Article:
UTA says it has cleaned up its act on scandal-plagued developments near train stations and hopes to be able to do more of them

(File photo courtesy of Hamilton Partners) Artist rendering of the new East Village transit-oriented development at the Sandy Civic Center TRAX station.

The newly reorganized Utah Transit Authority Board tried Wednesday to demonstrate that it has cleaned up the agency’s scandal-plagued past regarding “transit-oriented developments,” or TODs.

Board members hope its adoption of a straightforward, objective site selection process will help persuade the state Legislature to allow UTA to participate in even more TODs. These projects entail UTA partnering with communities and developers to use extra UTA-owned land at train stations for housing, retail and commercial projects designed to increase transit ridership.

“I look forward to the time we are able to lift the [Legislature’s] cap on the total number of projects, and would hope that the move we are making now would enable” that, said UTA Board member Kent Millington.

On Wednesday, the board used the new objective ranking system to choose the final three of eight TOD sites already authorized by the Legislature. It awarded points for such things as public support, compatibility with local land-use plans, market readiness, ability to include affordable housing and projected increase in transit ridership.

In the past, the former UTA board simply chose sites and developers based on whatever criteria members desired. It led to a parade of scandals. Audits and prosecutors said some former board members enriched developer friends or themselves with sweetheart deals while taxpayers footed the bill. It was among reasons legislators recently reorganized UTA and its board.

The new UTA board chose the final three authorized TOD sites Wednesday based on the new scoring system, and opted not to deviate from that despite lobbying by dozens of communities hoping to make the final cut.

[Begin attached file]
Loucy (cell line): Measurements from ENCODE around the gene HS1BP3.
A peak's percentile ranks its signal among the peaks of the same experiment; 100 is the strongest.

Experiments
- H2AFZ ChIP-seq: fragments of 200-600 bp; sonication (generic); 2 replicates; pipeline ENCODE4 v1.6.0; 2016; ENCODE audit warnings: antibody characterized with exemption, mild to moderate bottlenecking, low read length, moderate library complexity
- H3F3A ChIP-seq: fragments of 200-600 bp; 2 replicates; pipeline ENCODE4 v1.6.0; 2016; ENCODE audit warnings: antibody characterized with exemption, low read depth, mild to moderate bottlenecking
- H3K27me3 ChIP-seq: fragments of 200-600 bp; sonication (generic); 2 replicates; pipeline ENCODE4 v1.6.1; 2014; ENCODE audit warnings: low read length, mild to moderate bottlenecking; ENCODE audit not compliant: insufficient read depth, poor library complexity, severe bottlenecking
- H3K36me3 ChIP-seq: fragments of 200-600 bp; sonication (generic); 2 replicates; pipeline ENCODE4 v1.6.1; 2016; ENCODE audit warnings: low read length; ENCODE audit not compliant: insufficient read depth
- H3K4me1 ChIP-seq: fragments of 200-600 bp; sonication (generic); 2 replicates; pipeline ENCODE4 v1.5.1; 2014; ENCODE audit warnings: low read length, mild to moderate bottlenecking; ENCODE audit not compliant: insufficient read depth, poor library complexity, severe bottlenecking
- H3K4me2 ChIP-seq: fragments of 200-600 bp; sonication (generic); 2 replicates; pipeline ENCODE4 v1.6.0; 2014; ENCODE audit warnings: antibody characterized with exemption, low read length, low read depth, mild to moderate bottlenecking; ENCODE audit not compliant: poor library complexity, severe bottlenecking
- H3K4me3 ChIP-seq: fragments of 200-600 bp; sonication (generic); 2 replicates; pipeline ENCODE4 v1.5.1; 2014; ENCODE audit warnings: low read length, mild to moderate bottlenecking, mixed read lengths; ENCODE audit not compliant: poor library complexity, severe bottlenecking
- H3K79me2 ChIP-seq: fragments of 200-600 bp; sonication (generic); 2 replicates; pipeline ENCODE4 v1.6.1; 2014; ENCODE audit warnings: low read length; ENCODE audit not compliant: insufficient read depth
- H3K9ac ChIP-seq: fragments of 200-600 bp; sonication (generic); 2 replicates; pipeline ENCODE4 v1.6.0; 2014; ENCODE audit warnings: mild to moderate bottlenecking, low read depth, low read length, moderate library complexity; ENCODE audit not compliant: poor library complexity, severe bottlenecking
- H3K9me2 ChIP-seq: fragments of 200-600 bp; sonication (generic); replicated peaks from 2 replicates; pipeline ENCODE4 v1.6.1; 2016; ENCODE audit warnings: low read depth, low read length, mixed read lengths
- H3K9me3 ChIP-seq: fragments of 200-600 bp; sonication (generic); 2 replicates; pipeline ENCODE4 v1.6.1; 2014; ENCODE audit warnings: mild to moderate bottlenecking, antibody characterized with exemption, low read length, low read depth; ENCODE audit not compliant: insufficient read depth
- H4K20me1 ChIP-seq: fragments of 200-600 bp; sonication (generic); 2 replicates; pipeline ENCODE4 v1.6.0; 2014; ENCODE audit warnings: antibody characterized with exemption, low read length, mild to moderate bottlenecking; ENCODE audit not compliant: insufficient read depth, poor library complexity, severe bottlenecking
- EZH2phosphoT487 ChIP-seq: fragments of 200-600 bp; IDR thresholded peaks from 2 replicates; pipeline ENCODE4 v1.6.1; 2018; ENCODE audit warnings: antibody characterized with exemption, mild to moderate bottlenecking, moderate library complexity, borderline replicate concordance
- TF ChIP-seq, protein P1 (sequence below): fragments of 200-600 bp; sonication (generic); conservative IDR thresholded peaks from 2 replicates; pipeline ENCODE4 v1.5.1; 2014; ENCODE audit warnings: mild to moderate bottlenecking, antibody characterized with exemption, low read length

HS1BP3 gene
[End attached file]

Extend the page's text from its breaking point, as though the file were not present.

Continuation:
And the winners are:

• The Salt Lake City Central and North Temple stations with 20.7 acres of UTA land.

• The Ogden Central FrontRunner Station with 12.4 acres of excess UTA land.

• The Clearfield FrontRunner Station with 55.5 acres of UTA land.

The agency soon will seek requests for proposals from developers for those sites.

UTA also has five long-term projects already progressing from past deals at the Sandy Civic Center Station, the Jordan Valley TRAX Station, the South Jordan FrontRunner Station, the 3900 South Meadowbrook TRAX station and the Provo intermodal center.

UTA Board Chairman Carlton Christensen said many cities and developers already plan to use non-UTA land near other train stations for projects, largely because they have found that transit attracts people. Board member Beth Holbrook said an example is booming development along 400 South in Salt Lake City attracted by the TRAX line there.

But Christensen said while such non-UTA projects could advance, they may have holes caused by vacant UTA-owned land. So he hoped aloud that lawmakers eventually will OK even more TODs beyond the eight now allowed.

Millington said that raising the cap on TODs would allow “other cities to move forward with their developments in a way that benefits not only the cities but our transit opportunity.”

Holbrook added, “That could be a really valuable tool for all of our communities moving forward.”

Some of the past controversies about UTA transit-oriented developments include:

A 2014 state audit criticized UTA for prepaying a developer, Jeff Vitek, $10 million to construct a parking garage — which he never built — just after he made a multimillion-dollar deal benefiting then-UTA board member Terry Diehl. It said the agency never got all the money back, yet Vitek was chosen for another TOD in a deal auditors “unduly favored the developer.”

• In 2017, UTA made a deal to avoid federal prosecution by cooperating with a criminal probe into former UTA board members and others concerning possible misuse of taxpayer funds and development around train stations. Diehl later faced related charges, but all were eventually dismissed.

• UTA spent $15.56 million to build two large garages at the Jordan Valley TRAX station, which for years then sat mostly empty. They were erected in large part to help serve expected adjacent transit-oriented development, which ran into problems and was delayed.